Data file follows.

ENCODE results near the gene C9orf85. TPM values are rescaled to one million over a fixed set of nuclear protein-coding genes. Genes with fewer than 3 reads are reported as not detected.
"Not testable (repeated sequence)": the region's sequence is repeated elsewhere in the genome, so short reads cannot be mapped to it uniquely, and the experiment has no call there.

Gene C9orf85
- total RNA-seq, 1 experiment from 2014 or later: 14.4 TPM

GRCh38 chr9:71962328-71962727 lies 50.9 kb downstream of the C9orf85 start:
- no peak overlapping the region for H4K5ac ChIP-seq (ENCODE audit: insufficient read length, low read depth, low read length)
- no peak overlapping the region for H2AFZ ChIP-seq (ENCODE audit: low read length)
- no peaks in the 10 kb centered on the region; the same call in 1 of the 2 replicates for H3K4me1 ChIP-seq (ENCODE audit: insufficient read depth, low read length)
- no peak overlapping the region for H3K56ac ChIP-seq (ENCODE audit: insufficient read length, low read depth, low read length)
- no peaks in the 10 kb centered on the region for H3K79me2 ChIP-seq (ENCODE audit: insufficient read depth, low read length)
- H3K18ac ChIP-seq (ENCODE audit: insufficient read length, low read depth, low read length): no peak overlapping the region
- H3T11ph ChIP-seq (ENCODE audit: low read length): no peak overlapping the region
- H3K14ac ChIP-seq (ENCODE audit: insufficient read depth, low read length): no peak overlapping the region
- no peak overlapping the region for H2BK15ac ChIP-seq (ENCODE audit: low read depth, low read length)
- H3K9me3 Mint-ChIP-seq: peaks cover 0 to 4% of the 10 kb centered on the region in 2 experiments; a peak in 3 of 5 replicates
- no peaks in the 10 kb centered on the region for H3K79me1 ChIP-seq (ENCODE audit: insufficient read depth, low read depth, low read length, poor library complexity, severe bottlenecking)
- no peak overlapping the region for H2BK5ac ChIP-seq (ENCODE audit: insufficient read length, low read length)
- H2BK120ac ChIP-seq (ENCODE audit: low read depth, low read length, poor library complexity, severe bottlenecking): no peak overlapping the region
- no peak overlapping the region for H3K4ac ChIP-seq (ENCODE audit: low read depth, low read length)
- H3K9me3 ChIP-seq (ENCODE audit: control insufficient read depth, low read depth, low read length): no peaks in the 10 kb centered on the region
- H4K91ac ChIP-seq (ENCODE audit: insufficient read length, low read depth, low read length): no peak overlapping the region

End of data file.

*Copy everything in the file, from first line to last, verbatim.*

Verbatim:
ENCODE results near the gene C9orf85. TPM values are rescaled to one million over a fixed set of nuclear protein-coding genes. Genes with fewer than 3 reads are reported as not detected.
"Not testable (repeated sequence)": the region's sequence is repeated elsewhere in the genome, so short reads cannot be mapped to it uniquely, and the experiment has no call there.

Gene C9orf85
- total RNA-seq, 1 experiment from 2014 or later: 14.4 TPM

GRCh38 chr9:71962328-71962727 lies 50.9 kb downstream of the C9orf85 start:
- no peak overlapping the region for H4K5ac ChIP-seq (ENCODE audit: insufficient read length, low read depth, low read length)
- no peak overlapping the region for H2AFZ ChIP-seq (ENCODE audit: low read length)
- no peaks in the 10 kb centered on the region; the same call in 1 of the 2 replicates for H3K4me1 ChIP-seq (ENCODE audit: insufficient read depth, low read length)
- no peak overlapping the region for H3K56ac ChIP-seq (ENCODE audit: insufficient read length, low read depth, low read length)
- no peaks in the 10 kb centered on the region for H3K79me2 ChIP-seq (ENCODE audit: insufficient read depth, low read length)
- H3K18ac ChIP-seq (ENCODE audit: insufficient read length, low read depth, low read length): no peak overlapping the region
- H3T11ph ChIP-seq (ENCODE audit: low read length): no peak overlapping the region
- H3K14ac ChIP-seq (ENCODE audit: insufficient read depth, low read length): no peak overlapping the region
- no peak overlapping the region for H2BK15ac ChIP-seq (ENCODE audit: low read depth, low read length)
- H3K9me3 Mint-ChIP-seq: peaks cover 0 to 4% of the 10 kb centered on the region in 2 experiments; a peak in 3 of 5 replicates
- no peaks in the 10 kb centered on the region for H3K79me1 ChIP-seq (ENCODE audit: insufficient read depth, low read depth, low read length, poor library complexity, severe bottlenecking)
- no peak overlapping the region for H2BK5ac ChIP-seq (ENCODE audit: insufficient read length, low read length)
- H2BK120ac ChIP-seq (ENCODE audit: low read depth, low read length, poor library complexity, severe bottlenecking): no peak overlapping the region
- no peak overlapping the region for H3K4ac ChIP-seq (ENCODE audit: low read depth, low read length)
- H3K9me3 ChIP-seq (ENCODE audit: control insufficient read depth, low read depth, low read length): no peaks in the 10 kb centered on the region
- H4K91ac ChIP-seq (ENCODE audit: insufficient read length, low read depth, low read length): no peak overlapping the region